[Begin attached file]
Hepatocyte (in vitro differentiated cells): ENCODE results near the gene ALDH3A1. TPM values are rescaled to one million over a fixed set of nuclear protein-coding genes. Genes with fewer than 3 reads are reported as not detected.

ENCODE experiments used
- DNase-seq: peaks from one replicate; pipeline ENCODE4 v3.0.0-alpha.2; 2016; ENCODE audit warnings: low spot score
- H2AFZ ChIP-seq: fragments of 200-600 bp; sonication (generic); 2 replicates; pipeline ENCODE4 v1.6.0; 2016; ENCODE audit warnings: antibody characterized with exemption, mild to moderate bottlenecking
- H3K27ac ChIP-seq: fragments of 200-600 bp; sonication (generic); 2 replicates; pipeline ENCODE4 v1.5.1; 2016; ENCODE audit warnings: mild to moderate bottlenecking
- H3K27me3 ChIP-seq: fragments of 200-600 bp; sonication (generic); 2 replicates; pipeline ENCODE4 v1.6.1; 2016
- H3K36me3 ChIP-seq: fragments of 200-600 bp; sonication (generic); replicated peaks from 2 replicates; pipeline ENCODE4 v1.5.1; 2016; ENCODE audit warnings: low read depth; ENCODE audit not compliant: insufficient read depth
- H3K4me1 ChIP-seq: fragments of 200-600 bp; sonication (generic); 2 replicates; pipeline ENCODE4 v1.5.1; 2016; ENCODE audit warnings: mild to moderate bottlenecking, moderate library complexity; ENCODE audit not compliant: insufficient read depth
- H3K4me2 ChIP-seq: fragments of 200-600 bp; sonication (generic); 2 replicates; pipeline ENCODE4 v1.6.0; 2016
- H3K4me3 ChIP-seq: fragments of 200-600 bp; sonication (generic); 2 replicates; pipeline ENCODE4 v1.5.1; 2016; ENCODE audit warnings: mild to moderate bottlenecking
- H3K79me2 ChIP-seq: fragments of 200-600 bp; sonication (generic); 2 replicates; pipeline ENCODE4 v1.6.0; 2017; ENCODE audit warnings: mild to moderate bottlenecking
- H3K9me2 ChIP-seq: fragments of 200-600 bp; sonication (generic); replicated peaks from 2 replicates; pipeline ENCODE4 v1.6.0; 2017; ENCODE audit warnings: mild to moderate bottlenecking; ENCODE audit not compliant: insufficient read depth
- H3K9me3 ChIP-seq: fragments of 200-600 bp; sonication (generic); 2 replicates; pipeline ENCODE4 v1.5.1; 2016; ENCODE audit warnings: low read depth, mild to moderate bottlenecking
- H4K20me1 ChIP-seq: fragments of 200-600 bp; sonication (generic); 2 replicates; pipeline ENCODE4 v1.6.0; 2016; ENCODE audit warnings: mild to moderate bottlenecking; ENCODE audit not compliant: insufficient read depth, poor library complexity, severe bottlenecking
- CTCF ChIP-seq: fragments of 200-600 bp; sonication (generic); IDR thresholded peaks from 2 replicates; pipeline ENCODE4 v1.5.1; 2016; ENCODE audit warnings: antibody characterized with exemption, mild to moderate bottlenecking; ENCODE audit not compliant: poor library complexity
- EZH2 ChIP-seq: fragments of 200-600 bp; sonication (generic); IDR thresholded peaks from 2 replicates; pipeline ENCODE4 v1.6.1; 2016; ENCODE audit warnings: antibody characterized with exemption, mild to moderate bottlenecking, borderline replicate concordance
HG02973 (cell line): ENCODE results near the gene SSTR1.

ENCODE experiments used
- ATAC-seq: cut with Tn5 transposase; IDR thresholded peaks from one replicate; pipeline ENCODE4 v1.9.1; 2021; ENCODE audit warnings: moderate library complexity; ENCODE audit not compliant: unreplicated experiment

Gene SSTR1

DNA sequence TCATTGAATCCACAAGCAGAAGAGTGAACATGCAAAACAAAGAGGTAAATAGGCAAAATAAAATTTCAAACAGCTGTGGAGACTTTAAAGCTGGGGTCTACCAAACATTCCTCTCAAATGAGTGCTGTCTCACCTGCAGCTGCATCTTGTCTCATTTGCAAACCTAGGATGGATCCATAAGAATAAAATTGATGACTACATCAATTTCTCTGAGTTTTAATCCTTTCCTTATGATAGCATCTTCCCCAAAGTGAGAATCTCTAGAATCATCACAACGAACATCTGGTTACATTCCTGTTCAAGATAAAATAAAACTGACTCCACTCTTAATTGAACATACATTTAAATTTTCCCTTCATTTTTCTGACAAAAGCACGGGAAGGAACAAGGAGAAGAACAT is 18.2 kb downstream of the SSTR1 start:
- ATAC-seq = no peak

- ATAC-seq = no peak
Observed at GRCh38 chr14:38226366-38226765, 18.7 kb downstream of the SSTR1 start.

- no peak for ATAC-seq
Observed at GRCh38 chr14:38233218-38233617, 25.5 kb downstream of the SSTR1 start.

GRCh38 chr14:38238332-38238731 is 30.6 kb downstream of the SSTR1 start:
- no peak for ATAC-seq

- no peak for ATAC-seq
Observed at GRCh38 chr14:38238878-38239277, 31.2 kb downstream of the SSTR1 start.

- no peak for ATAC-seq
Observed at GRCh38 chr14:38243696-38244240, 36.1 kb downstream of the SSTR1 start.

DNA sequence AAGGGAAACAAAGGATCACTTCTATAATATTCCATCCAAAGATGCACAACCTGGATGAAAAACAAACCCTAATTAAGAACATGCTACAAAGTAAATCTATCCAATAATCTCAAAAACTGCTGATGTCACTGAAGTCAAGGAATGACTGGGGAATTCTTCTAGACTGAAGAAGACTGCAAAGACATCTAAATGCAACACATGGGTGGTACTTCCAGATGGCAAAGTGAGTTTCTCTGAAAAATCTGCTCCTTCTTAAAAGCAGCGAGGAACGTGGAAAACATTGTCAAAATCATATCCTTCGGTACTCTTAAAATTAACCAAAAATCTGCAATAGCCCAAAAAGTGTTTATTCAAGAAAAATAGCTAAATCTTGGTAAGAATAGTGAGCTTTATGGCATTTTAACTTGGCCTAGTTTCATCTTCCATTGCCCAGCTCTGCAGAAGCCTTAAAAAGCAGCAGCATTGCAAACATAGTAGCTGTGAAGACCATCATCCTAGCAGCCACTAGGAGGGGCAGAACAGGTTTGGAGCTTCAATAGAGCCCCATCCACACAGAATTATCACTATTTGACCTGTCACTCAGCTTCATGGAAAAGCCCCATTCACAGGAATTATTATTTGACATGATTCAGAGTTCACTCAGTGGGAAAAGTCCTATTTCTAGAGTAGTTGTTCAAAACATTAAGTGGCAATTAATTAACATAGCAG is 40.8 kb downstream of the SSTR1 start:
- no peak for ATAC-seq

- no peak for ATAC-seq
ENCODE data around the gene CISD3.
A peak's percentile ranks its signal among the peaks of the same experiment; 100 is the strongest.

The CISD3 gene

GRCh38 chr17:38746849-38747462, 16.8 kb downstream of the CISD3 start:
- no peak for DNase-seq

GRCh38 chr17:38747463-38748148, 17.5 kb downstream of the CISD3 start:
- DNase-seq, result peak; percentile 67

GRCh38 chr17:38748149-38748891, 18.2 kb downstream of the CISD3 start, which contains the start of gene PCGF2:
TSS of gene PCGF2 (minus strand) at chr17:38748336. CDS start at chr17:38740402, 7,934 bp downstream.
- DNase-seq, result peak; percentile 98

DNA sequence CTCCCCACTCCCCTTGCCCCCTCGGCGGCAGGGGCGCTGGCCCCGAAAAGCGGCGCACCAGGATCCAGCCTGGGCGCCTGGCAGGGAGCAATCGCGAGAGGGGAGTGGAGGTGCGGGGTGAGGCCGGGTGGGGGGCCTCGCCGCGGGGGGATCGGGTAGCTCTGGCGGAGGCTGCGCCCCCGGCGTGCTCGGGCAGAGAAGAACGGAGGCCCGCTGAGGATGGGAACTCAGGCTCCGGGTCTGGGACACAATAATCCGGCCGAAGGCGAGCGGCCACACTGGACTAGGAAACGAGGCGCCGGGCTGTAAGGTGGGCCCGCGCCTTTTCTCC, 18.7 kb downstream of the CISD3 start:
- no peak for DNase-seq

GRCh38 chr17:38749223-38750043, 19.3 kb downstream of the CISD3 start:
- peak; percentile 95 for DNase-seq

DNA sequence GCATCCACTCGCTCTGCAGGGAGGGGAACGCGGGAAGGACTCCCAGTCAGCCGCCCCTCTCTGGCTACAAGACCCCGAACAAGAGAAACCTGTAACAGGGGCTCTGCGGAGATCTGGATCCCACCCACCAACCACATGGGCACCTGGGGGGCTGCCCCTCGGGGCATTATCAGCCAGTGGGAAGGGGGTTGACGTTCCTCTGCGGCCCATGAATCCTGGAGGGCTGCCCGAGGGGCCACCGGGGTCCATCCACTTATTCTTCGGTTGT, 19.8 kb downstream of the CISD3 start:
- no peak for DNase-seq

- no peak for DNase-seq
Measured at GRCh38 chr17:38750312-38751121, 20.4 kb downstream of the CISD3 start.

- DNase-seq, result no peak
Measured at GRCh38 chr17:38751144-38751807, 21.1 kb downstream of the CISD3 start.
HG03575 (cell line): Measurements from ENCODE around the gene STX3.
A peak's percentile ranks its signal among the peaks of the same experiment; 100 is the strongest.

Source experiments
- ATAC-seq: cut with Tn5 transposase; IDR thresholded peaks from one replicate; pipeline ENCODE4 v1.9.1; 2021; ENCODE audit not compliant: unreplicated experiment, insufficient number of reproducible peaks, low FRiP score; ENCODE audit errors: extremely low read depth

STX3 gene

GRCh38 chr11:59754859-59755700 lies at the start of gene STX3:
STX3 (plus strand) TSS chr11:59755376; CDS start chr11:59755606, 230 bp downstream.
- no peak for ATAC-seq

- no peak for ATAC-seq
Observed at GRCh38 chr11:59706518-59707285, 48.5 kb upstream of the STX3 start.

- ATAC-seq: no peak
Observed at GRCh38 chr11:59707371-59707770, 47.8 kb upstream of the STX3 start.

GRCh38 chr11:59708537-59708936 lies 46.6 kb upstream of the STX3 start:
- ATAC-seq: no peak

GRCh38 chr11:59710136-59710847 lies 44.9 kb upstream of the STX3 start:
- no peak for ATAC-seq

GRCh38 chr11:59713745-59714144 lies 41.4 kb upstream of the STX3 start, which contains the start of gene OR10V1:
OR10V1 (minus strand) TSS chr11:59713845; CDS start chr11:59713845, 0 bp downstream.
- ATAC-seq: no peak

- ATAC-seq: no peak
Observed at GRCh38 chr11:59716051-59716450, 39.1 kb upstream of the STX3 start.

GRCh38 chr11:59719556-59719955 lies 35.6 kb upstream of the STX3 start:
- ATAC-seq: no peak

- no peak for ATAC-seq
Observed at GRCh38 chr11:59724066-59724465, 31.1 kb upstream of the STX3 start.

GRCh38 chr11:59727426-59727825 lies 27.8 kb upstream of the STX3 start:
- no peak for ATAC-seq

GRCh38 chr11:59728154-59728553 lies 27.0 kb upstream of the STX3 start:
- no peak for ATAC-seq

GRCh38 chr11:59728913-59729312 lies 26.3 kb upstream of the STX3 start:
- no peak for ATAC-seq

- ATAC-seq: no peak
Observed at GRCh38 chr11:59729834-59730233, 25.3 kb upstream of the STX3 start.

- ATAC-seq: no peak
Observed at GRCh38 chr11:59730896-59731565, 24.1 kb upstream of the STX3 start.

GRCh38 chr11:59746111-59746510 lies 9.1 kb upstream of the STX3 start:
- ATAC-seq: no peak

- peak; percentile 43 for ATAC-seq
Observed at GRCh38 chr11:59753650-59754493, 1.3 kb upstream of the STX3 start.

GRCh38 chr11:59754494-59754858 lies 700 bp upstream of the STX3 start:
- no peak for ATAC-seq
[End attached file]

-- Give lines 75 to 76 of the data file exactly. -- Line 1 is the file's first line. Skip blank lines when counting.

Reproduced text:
- ATAC-seq: no peak
Observed at GRCh38 chr11:59716051-59716450, 39.1 kb upstream of the STX3 start.